I usually write about fiction, but I'm going to do a change of pace this week and write about biographical books -- which one could call "the novels of nonfiction."
That's because a biography can read like a great novel when it has a fascinating (real-life) protagonist, interesting secondary "characters," excellent prose, believable dialogue, and a compelling "plot."
Plot? Before reading a biography, we often don't know all the specifics of how the subject's life proceeded (except, perhaps, that she or he eventually died). So a biography can be as revelatory as a plot-driven novel.
Biographies are also a very absorbing way to learn about history. For instance, reading the life stories of FDR, Eisenhower, Winston Churchill, Charles de Gaulle, Stalin, Hitler, or entertainer Josephine Baker (who courageously took part in the French Resistance) may teach us almost as much about World War II as reading a tome specifically about that global conflict.
In addition, it's fun to learn fascinating facts from biographies. When I read a book about Humphrey Bogart, I was surprised to see that this guy with a streetwise screen persona came from a privileged background (his father was a prominent surgeon and his mother a renowned illustrator). A book about Joe DiMaggio stunned me with just how unpleasant a person that baseball superstar was. I had no idea Henry Ford ran for the U.S. Senate (narrowly losing in 1918) until I read a biography of him. Or that telephone legend Alexander Graham Bell, later in his life, was involved in the fledgling field of aviation. Or that hardworking heiress Nancy Cunard may have been the first person to publish Samuel Beckett. Or that Mary Cassatt was very significant in a 19th-century painting world that's mostly remembered for male artists, thanks in part to histories mostly written by ... men.
Another fun thing about biographies is recognizing things in them specific to one's own life. When I read a book about Thomas Edison, I discovered that he was initially buried in the New Jersey town (Montclair) where I live. A biography of singer/actor/activist Paul Robeson reminded me that he graduated from my alma mater (Rutgers College -- a state school with a private-sounding name). Iconic pitcher Cy Young had the same birthday as me (but 511 more wins!). It's also interesting to read a book about someone you knew, and compare the author's take on the person with your own firsthand impressions. I experienced that several years ago when reading a biography of "Peanuts" cartoonist Charles M. Schulz.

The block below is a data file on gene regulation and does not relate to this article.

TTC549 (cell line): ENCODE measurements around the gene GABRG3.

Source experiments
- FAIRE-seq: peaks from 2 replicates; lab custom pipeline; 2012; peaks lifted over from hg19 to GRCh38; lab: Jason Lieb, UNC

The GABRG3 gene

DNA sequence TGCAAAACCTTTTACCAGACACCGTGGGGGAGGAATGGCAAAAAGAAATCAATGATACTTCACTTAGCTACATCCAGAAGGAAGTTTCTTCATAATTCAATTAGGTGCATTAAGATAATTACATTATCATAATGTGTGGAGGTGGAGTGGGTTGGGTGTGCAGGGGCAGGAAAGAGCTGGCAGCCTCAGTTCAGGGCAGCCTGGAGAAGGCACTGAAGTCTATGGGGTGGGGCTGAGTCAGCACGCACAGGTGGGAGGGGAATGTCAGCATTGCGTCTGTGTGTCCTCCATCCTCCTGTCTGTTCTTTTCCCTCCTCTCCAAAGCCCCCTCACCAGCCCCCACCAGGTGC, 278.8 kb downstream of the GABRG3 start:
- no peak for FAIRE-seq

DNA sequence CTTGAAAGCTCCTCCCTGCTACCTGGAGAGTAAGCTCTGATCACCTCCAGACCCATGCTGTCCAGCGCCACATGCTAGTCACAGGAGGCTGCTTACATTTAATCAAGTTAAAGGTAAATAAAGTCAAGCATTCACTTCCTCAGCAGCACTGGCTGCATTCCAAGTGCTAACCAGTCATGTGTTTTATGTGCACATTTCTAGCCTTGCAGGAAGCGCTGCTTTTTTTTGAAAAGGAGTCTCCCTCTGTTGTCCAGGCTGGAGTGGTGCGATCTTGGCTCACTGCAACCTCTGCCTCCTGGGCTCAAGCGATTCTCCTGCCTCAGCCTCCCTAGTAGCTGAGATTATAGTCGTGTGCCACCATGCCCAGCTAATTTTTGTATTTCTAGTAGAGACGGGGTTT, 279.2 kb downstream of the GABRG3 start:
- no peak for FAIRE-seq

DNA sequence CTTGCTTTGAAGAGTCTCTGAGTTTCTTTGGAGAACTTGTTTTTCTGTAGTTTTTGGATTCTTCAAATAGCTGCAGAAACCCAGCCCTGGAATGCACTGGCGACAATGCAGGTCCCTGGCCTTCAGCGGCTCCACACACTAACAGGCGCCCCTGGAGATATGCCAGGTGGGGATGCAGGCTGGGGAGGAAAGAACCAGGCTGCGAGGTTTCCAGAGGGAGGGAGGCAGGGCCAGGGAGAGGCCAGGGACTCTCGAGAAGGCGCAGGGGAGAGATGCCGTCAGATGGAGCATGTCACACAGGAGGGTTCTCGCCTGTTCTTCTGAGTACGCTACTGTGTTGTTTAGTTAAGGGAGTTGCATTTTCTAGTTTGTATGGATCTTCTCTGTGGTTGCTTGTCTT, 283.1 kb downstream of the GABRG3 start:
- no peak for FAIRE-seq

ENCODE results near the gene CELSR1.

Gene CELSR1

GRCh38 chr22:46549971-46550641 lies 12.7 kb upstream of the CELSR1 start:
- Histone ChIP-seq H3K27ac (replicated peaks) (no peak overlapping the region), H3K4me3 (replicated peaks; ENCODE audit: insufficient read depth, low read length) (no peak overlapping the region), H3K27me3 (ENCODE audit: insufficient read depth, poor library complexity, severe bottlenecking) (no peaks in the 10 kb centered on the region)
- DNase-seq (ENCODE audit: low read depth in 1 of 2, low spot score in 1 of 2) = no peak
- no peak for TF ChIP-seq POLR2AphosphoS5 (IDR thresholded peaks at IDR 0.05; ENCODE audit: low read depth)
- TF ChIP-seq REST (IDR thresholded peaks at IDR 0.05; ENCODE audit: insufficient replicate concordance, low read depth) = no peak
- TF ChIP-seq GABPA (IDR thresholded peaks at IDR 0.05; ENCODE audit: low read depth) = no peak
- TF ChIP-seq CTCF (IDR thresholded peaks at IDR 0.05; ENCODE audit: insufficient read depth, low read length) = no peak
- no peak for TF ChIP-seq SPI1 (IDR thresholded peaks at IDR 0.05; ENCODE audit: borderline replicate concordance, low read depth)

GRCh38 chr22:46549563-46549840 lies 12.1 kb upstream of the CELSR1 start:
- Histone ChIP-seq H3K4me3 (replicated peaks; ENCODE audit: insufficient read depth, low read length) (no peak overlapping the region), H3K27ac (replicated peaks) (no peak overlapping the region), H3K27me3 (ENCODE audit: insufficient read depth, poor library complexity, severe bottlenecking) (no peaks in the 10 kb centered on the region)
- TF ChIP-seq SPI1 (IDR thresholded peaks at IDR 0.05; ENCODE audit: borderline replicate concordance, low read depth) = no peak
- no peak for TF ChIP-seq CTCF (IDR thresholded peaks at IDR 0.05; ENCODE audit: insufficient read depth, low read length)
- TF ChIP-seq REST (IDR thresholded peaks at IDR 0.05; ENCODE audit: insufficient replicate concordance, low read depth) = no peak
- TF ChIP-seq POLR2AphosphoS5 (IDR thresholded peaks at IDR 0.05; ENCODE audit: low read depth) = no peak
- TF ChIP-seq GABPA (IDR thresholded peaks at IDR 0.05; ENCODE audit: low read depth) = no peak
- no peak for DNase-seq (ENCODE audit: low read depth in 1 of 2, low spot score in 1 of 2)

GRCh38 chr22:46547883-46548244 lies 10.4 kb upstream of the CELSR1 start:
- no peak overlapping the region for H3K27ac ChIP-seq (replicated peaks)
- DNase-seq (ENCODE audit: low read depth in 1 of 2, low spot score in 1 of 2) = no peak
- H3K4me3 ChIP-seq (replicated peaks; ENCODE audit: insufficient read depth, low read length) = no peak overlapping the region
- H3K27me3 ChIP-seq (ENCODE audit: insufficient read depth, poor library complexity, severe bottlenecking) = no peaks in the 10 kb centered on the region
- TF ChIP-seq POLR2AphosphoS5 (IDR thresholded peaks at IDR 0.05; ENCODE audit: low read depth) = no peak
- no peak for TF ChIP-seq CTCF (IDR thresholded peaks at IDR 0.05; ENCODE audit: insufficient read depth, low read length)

And then there are biographies of novelists -- books that are a real treat for literature lovers. In the past few years, I've greatly enjoyed biographies of Jane Austen, Willa Cather, Miguel de Cervantes, Agatha Christie, Alexandre Dumas, Nathaniel Hawthorne, Zora Neale Hurston, Carson McCullers, Herman Melville, George Orwell, Dorothy Parker, Robert Louis Stevenson, Jonathan Swift, Mark Twain, Emile Zola, and others. (Actually, Parker's fictional works included short stories, not a novel, but I'll put her on any list just for what she said about Ayn Rand's Atlas Shrugged: "This is not a novel to be tossed aside lightly. It should be thrown with great force.")
It's wonderful to learn, via biographies, what made various authors tick -- and how their life experiences influenced their fictional works. And of course there are fascinating facts one can glean from books about writers. For instance, Dorothy Parker bequeathed her literary estate to Dr. Martin Luther King Jr., even though she had never met the civil rights leader. Edith Wharton (nee Jones) came from the wealthy family that is said to have inspired the phrase "keeping up with the Joneses." F. Scott Fitzgerald and Looking Backward novelist Edward Bellamy each had a "patriotic" connection: F. Scott was a descendant of "The Star-Spangled Banner" lyricist Francis Scott Key, and Edward was the cousin of "The Pledge of Allegiance" writer Francis Bellamy.
There are even biographies written by novelists. For instance, Daphne du Maurier authored books about Branwell Bronte (brother of Charlotte/Emily/Anne) and the du Maurier family -- which included her grandfather George, who created the iconic Svengali character in the novel Trilby. And Sir Walter Scott wrote an acclaimed book about Napoleon.
What are your favorite biographies, and who are your favorite biographers?
Dave Astor's memoir Comic (and Column) Confessional has been published -- and the many famous people mentioned in its pages include some novelists! If you'd like to buy a personally inscribed copy (for less than the Amazon price), contact Dave at firstname.lastname@example.org. The Amazon listing, which contains more details about the book and a look at some of its pages, can be accessed by clicking on the front cover below.